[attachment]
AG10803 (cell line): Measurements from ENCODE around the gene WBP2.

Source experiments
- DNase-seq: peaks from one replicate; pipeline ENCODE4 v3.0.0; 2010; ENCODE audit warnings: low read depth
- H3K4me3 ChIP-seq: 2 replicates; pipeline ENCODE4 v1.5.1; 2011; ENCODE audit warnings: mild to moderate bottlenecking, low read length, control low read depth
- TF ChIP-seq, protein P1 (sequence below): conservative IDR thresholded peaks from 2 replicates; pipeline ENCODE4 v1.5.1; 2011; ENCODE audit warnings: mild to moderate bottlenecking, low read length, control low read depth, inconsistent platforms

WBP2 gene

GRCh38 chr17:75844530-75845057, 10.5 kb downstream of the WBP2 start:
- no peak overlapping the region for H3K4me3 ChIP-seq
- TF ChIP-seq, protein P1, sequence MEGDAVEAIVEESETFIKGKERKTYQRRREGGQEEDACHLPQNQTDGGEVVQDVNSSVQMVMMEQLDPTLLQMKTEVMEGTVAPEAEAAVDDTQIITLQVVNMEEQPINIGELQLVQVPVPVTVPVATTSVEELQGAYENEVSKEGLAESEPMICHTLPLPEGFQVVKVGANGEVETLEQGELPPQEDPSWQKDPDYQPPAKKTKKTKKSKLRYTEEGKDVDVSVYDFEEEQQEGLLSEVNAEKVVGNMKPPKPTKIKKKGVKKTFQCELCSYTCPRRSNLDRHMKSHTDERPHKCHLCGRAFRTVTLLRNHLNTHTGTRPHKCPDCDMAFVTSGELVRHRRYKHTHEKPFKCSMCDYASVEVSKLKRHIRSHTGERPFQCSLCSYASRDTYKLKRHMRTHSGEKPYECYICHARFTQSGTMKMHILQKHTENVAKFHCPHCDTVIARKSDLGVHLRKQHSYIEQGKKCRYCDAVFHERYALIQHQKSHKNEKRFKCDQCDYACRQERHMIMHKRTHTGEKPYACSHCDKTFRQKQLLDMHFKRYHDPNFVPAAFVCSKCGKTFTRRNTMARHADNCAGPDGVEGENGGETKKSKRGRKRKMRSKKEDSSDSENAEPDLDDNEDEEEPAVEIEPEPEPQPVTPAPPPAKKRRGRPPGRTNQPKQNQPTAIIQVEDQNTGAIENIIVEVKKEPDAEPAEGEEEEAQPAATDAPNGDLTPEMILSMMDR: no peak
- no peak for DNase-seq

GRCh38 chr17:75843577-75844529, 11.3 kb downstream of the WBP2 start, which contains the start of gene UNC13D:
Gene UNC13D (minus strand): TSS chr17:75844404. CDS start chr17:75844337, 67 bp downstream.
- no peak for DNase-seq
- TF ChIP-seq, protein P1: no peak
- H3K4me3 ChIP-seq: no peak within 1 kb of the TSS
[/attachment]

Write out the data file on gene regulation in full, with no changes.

AG10803 (cell line): Measurements from ENCODE around the gene WBP2.

Source experiments
- DNase-seq: peaks from one replicate; pipeline ENCODE4 v3.0.0; 2010; ENCODE audit warnings: low read depth
- H3K4me3 ChIP-seq: 2 replicates; pipeline ENCODE4 v1.5.1; 2011; ENCODE audit warnings: mild to moderate bottlenecking, low read length, control low read depth
- TF ChIP-seq, protein P1 (sequence below): conservative IDR thresholded peaks from 2 replicates; pipeline ENCODE4 v1.5.1; 2011; ENCODE audit warnings: mild to moderate bottlenecking, low read length, control low read depth, inconsistent platforms

WBP2 gene

GRCh38 chr17:75844530-75845057, 10.5 kb downstream of the WBP2 start:
- no peak overlapping the region for H3K4me3 ChIP-seq
- TF ChIP-seq, protein P1, sequence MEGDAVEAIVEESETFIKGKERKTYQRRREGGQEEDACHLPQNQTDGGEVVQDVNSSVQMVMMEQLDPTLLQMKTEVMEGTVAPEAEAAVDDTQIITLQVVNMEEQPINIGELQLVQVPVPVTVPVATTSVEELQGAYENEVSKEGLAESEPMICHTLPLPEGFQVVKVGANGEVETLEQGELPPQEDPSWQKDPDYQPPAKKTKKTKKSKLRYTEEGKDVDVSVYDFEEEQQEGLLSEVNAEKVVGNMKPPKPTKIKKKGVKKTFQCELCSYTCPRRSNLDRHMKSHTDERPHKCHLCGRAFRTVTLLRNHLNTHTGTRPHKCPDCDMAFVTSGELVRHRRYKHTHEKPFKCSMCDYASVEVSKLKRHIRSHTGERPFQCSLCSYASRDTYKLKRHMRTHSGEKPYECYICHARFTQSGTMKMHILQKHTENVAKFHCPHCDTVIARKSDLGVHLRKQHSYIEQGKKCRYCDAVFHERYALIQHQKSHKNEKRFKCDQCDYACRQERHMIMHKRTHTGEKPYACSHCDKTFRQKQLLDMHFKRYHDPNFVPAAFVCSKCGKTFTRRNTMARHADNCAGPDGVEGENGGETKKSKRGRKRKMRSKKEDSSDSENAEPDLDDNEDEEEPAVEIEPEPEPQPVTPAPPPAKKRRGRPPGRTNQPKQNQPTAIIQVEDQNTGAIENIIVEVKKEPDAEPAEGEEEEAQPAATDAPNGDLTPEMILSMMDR: no peak
- no peak for DNase-seq

GRCh38 chr17:75843577-75844529, 11.3 kb downstream of the WBP2 start, which contains the start of gene UNC13D:
Gene UNC13D (minus strand): TSS chr17:75844404. CDS start chr17:75844337, 67 bp downstream.
- no peak for DNase-seq
- TF ChIP-seq, protein P1: no peak
- H3K4me3 ChIP-seq: no peak within 1 kb of the TSS